Preparing Veteran Teachers to Differentiate Learning for Novice Male Teachers of Color
Travis J. Bristol

About the research


NAEd/Spencer Postdoctoral Fellowship

Award Year



University of California, Berkeley

Primary Discipline

Teacher Education/Teaching and Learning
School districts have made large investments in professional development initiatives for teachers of color. However, the rate at which practitioners and policymakers design and implement professional development efforts to address the social context in which teachers of color work have outpaced the empirical warrants for the design features of these initiatives. Drawing on the Framework for Teacher Learning, the proposed study fills this empirical gap by examining the context and influence of a teacher ethnoracial diversity initiative in the nation�s largest school district. Employing a case-study approach, this study uses semi-structured interviews from 115 participants�veteran teachers (n=47) and novice male teachers of color (n=68)�to explore (a) how one school district trains veteran teachers to mentor and/or coach novice male teachers of color; (b) how veteran teachers make sense of the training they received from one urban school district in preparing them to mentor and/or coach novice male teachers of color; (c) how novice male teachers of color describe the role of trained veteran teachers in supporting their professional learning. This study aims to contribute to the growing body of research that investigates school district practices that impact the professional learning of novice male teachers of color.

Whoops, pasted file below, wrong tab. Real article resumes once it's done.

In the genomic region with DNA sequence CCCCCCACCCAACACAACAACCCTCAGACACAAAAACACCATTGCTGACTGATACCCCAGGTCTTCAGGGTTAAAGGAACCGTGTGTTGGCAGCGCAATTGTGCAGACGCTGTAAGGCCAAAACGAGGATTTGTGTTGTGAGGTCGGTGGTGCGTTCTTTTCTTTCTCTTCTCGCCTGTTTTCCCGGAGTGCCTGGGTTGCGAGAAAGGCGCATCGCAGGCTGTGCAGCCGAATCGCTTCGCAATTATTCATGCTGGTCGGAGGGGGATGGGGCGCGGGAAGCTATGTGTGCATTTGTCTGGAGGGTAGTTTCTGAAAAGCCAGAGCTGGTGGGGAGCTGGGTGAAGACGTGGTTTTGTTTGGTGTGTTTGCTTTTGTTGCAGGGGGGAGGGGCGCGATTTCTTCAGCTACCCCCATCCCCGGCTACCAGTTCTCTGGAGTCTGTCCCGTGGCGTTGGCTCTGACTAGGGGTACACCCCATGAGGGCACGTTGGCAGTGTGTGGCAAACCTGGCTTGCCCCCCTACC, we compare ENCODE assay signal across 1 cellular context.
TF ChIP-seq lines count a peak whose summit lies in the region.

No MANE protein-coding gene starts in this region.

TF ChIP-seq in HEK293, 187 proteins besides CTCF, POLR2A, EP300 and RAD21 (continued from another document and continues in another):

About Travis J. Bristol
Travis J. Bristol is an assistant professor at the University of California, Berkeley?s Graduate School of Education. Dr. Bristol?s research is situated at the intersection of teacher policy and practice. Using qualitative methods, he explores three interrelated foci: (1) national, state, and local policies that enable and constrain teacher workplace experiences and retention; (2) district and school-based educator professional learning communities; (3) the intersection of race and gender in schools. His research has appeared in peer-reviewed journals as Urban Education, American Educational Research Journal, Journal of Teacher Education, Teachers College Record, and Harvard Educational Review. Dr. Bristol is currently co-editing (with Conra Gist) The Handbook of Research on Teachers of Color. In 2013, he received dissertation fellowships from the National Academy of Education/Spencer Foundation, the Ford Foundation, and the American Educational Research Association. In 2016, Dr. Bristol received the inaugural teacher diversity research award from the American Association of Colleges for Teacher Education. In 2019, he received a Ford Foundation Postdoctoral Fellowship. He is a former student and teacher in New York City public schools and teacher educator with the Boston Teacher Residency program. Dr. Bristol received his A.B. from Amherst College; an M.A. from Stanford University; and a Ph.D. from Teachers College, Columbia University.

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